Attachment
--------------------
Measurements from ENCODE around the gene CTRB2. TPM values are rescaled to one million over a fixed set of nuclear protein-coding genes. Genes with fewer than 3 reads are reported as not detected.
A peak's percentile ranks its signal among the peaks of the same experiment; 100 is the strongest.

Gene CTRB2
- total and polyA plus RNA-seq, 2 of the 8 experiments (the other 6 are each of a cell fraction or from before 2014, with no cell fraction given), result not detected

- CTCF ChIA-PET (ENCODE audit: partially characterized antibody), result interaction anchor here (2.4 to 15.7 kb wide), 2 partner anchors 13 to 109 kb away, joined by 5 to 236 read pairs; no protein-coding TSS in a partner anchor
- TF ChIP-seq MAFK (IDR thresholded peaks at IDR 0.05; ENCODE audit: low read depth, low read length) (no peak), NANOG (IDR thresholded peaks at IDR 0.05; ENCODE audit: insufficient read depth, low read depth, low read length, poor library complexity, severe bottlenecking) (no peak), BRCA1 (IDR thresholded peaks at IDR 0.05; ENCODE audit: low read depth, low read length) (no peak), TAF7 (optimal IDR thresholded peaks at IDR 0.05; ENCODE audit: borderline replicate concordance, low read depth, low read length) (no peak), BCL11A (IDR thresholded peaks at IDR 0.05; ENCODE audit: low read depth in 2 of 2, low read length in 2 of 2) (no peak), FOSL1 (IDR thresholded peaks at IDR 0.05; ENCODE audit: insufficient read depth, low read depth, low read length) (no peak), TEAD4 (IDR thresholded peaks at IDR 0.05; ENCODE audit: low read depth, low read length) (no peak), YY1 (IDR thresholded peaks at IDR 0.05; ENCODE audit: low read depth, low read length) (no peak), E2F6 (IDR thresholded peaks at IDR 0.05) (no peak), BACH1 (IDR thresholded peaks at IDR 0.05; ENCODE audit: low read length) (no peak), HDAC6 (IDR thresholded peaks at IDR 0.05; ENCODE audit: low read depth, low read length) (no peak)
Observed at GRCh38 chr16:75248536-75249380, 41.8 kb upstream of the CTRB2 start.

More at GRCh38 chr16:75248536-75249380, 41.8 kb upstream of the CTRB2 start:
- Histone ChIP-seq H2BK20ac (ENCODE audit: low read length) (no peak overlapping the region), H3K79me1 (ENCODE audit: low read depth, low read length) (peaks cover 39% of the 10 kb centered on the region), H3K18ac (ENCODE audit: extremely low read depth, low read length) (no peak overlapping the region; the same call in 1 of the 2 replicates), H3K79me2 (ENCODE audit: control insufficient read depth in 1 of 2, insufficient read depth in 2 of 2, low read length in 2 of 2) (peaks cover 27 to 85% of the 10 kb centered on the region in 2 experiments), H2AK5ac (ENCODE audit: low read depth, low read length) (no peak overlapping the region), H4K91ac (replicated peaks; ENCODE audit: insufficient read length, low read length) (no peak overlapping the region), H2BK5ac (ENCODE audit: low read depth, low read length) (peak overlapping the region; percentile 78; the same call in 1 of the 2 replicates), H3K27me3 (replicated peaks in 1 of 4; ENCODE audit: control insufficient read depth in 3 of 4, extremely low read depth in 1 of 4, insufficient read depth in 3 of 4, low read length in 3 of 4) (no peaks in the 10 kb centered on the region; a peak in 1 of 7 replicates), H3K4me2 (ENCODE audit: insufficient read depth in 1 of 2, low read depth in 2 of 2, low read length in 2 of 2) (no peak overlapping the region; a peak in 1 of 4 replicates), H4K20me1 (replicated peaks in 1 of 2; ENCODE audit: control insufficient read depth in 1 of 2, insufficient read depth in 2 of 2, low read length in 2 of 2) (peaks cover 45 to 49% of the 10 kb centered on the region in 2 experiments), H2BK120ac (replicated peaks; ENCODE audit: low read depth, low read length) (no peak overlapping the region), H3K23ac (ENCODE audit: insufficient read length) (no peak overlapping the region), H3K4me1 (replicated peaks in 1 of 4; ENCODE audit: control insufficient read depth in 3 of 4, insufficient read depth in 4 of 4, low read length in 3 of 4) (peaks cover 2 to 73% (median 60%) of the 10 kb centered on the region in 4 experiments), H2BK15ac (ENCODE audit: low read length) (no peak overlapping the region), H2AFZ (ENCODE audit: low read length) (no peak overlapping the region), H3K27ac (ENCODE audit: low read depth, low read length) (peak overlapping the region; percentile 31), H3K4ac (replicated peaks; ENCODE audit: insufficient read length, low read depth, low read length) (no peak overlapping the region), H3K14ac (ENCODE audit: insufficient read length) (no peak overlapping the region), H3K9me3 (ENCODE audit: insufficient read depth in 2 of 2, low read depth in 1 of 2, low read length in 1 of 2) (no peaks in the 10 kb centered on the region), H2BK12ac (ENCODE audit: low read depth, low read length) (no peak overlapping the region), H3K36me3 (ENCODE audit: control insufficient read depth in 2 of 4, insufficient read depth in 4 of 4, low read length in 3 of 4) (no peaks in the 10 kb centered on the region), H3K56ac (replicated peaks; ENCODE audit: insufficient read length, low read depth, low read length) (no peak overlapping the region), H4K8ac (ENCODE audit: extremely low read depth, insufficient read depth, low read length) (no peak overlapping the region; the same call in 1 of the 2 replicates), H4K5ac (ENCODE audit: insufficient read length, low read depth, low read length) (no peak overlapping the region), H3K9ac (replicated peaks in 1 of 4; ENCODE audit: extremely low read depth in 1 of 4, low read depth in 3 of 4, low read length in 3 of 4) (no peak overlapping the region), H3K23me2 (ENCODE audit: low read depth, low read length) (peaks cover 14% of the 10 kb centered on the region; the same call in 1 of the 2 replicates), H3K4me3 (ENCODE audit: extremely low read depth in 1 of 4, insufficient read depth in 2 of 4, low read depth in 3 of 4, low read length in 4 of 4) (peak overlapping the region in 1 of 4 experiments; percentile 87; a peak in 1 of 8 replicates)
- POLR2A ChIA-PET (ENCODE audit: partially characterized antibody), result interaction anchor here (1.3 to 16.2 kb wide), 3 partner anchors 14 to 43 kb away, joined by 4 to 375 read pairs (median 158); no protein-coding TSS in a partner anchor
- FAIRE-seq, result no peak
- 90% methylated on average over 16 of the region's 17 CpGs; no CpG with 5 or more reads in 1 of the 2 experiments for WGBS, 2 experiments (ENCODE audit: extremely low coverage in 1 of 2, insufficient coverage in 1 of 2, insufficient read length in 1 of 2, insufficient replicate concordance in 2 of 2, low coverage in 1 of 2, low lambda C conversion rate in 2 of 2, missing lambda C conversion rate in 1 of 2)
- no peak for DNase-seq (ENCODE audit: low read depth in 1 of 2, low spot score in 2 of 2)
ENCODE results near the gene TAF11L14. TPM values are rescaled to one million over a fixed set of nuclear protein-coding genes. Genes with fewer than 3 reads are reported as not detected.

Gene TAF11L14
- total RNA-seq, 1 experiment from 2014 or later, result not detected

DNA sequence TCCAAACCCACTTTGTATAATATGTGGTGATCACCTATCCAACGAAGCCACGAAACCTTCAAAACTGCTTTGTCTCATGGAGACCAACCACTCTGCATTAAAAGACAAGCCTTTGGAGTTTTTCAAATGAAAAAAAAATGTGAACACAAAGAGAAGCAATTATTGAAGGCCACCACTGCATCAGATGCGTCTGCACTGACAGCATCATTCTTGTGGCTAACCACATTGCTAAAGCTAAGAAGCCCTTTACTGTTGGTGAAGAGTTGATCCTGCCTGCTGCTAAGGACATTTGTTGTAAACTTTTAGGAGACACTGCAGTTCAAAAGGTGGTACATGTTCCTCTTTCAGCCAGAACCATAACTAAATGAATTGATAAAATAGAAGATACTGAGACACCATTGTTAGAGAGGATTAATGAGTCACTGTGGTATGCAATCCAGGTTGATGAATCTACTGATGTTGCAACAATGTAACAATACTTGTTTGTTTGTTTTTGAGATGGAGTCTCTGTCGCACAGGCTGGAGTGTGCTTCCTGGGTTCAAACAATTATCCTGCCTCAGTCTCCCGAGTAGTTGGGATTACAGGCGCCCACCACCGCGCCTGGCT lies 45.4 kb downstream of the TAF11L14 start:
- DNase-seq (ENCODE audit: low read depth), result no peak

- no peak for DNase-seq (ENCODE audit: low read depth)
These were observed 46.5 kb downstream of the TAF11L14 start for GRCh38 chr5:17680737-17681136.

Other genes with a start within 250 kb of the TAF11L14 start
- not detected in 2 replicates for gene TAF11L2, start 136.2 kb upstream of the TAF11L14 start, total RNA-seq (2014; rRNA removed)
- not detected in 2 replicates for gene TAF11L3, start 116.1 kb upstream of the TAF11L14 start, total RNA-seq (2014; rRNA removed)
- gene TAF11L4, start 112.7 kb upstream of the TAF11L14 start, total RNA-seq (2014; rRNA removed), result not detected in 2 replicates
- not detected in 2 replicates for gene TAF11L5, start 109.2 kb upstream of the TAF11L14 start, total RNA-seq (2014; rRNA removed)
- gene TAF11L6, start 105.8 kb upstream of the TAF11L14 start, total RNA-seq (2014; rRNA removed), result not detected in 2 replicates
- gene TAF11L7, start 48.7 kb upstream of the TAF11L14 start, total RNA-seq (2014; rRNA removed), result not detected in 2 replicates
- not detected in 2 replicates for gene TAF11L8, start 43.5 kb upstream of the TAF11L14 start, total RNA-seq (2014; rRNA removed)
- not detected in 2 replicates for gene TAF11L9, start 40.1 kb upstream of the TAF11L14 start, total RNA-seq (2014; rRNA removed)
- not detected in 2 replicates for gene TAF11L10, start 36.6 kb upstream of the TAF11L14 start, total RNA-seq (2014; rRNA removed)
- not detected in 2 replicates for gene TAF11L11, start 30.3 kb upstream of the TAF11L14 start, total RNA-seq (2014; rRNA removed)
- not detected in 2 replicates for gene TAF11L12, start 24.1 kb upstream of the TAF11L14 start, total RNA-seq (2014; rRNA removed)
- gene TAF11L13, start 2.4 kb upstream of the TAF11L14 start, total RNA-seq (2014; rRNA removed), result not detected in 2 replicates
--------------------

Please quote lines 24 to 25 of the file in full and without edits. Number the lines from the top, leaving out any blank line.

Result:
- gene TAF11L4, start 112.7 kb upstream of the TAF11L14 start, total RNA-seq (2014; rRNA removed), result not detected in 2 replicates
- not detected in 2 replicates for gene TAF11L5, start 109.2 kb upstream of the TAF11L14 start, total RNA-seq (2014; rRNA removed)